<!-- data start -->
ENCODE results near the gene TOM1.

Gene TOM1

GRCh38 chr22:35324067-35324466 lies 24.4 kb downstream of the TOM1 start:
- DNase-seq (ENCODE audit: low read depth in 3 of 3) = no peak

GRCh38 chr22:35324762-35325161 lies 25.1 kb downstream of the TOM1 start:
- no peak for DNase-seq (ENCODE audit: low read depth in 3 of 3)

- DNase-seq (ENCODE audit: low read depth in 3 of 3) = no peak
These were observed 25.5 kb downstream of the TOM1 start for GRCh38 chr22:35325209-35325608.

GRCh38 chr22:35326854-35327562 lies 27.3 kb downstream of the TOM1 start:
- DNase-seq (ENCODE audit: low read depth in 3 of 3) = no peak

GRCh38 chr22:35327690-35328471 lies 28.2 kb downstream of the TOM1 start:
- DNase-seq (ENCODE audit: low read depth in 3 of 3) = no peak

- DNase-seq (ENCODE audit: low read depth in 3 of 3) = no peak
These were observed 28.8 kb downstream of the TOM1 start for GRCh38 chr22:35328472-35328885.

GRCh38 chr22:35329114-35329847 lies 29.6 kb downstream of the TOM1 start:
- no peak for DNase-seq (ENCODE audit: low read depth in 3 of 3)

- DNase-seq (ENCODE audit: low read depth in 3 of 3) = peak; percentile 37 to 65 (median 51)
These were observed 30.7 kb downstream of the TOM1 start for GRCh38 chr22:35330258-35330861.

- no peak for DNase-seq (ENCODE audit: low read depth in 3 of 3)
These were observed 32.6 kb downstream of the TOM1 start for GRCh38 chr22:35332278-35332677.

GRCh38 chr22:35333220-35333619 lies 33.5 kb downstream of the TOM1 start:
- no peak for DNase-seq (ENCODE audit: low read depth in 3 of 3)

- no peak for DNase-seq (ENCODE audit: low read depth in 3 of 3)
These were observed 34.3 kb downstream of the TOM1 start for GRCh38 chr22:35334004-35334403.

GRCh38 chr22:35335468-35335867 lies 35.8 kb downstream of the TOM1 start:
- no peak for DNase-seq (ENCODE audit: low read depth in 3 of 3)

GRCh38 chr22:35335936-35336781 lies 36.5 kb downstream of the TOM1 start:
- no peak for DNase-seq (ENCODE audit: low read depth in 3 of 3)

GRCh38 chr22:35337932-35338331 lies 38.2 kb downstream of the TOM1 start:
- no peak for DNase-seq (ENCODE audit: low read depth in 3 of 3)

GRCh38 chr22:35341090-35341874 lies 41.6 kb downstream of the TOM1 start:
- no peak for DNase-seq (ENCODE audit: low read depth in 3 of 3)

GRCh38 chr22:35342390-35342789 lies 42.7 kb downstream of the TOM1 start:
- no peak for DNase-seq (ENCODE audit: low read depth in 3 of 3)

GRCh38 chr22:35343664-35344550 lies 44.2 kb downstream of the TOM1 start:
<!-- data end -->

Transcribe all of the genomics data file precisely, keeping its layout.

ENCODE results near the gene TOM1.

Gene TOM1

GRCh38 chr22:35324067-35324466 lies 24.4 kb downstream of the TOM1 start:
- DNase-seq (ENCODE audit: low read depth in 3 of 3) = no peak

GRCh38 chr22:35324762-35325161 lies 25.1 kb downstream of the TOM1 start:
- no peak for DNase-seq (ENCODE audit: low read depth in 3 of 3)

- DNase-seq (ENCODE audit: low read depth in 3 of 3) = no peak
These were observed 25.5 kb downstream of the TOM1 start for GRCh38 chr22:35325209-35325608.

GRCh38 chr22:35326854-35327562 lies 27.3 kb downstream of the TOM1 start:
- DNase-seq (ENCODE audit: low read depth in 3 of 3) = no peak

GRCh38 chr22:35327690-35328471 lies 28.2 kb downstream of the TOM1 start:
- DNase-seq (ENCODE audit: low read depth in 3 of 3) = no peak

- DNase-seq (ENCODE audit: low read depth in 3 of 3) = no peak
These were observed 28.8 kb downstream of the TOM1 start for GRCh38 chr22:35328472-35328885.

GRCh38 chr22:35329114-35329847 lies 29.6 kb downstream of the TOM1 start:
- no peak for DNase-seq (ENCODE audit: low read depth in 3 of 3)

- DNase-seq (ENCODE audit: low read depth in 3 of 3) = peak; percentile 37 to 65 (median 51)
These were observed 30.7 kb downstream of the TOM1 start for GRCh38 chr22:35330258-35330861.

- no peak for DNase-seq (ENCODE audit: low read depth in 3 of 3)
These were observed 32.6 kb downstream of the TOM1 start for GRCh38 chr22:35332278-35332677.

GRCh38 chr22:35333220-35333619 lies 33.5 kb downstream of the TOM1 start:
- no peak for DNase-seq (ENCODE audit: low read depth in 3 of 3)

- no peak for DNase-seq (ENCODE audit: low read depth in 3 of 3)
These were observed 34.3 kb downstream of the TOM1 start for GRCh38 chr22:35334004-35334403.

GRCh38 chr22:35335468-35335867 lies 35.8 kb downstream of the TOM1 start:
- no peak for DNase-seq (ENCODE audit: low read depth in 3 of 3)

GRCh38 chr22:35335936-35336781 lies 36.5 kb downstream of the TOM1 start:
- no peak for DNase-seq (ENCODE audit: low read depth in 3 of 3)

GRCh38 chr22:35337932-35338331 lies 38.2 kb downstream of the TOM1 start:
- no peak for DNase-seq (ENCODE audit: low read depth in 3 of 3)

GRCh38 chr22:35341090-35341874 lies 41.6 kb downstream of the TOM1 start:
- no peak for DNase-seq (ENCODE audit: low read depth in 3 of 3)

GRCh38 chr22:35342390-35342789 lies 42.7 kb downstream of the TOM1 start:
- no peak for DNase-seq (ENCODE audit: low read depth in 3 of 3)

GRCh38 chr22:35343664-35344550 lies 44.2 kb downstream of the TOM1 start: